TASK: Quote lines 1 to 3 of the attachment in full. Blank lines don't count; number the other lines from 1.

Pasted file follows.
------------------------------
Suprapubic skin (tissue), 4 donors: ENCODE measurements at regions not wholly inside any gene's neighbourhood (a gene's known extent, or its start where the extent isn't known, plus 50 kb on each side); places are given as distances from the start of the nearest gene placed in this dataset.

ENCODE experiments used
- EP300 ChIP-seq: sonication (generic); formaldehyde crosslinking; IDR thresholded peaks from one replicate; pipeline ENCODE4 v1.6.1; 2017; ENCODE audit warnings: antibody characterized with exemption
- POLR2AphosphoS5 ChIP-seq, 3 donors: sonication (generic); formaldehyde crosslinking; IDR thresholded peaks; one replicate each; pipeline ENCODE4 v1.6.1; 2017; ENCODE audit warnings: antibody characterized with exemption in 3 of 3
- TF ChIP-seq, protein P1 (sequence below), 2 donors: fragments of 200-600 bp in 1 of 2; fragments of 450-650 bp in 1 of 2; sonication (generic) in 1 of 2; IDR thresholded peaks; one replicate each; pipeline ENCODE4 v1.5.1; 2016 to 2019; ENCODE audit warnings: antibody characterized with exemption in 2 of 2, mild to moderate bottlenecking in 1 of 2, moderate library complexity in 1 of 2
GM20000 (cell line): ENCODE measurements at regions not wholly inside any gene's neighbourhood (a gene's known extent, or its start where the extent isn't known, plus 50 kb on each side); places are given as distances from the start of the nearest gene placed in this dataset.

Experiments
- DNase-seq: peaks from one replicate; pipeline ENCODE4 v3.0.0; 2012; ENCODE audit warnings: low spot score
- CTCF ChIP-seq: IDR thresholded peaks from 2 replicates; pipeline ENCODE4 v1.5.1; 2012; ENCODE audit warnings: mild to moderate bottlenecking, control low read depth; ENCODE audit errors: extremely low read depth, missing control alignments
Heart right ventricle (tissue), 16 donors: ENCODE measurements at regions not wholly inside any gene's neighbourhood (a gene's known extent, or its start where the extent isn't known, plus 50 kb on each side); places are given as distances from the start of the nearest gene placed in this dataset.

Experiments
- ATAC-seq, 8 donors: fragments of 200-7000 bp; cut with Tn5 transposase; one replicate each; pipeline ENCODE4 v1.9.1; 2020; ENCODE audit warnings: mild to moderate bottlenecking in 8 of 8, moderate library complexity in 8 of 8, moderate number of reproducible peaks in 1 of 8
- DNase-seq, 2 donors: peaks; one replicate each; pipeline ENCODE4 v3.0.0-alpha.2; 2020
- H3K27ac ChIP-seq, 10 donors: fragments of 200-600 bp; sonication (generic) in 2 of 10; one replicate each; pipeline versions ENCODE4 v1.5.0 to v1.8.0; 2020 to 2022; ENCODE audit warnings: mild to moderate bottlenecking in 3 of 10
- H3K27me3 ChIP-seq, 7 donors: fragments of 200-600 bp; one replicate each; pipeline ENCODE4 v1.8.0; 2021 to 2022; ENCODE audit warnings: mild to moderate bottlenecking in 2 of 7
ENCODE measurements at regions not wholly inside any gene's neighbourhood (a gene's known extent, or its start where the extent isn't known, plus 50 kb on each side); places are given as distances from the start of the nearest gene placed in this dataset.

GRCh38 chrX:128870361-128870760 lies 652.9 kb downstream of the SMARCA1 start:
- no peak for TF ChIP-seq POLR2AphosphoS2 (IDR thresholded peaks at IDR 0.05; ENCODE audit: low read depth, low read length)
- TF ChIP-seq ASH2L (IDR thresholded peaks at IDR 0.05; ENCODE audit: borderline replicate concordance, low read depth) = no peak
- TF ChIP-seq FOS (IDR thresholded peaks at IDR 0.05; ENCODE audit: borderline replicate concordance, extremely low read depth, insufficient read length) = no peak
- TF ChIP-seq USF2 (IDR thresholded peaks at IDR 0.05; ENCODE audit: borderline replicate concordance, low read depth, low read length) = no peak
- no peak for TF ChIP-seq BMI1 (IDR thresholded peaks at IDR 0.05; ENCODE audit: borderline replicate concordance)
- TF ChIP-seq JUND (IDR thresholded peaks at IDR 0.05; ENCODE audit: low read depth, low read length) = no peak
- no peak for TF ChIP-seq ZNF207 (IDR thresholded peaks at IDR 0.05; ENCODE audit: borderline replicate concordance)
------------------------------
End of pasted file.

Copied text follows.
Suprapubic skin (tissue), 4 donors: ENCODE measurements at regions not wholly inside any gene's neighbourhood (a gene's known extent, or its start where the extent isn't known, plus 50 kb on each side); places are given as distances from the start of the nearest gene placed in this dataset.

ENCODE experiments used
- EP300 ChIP-seq: sonication (generic); formaldehyde crosslinking; IDR thresholded peaks from one replicate; pipeline ENCODE4 v1.6.1; 2017; ENCODE audit warnings: antibody characterized with exemption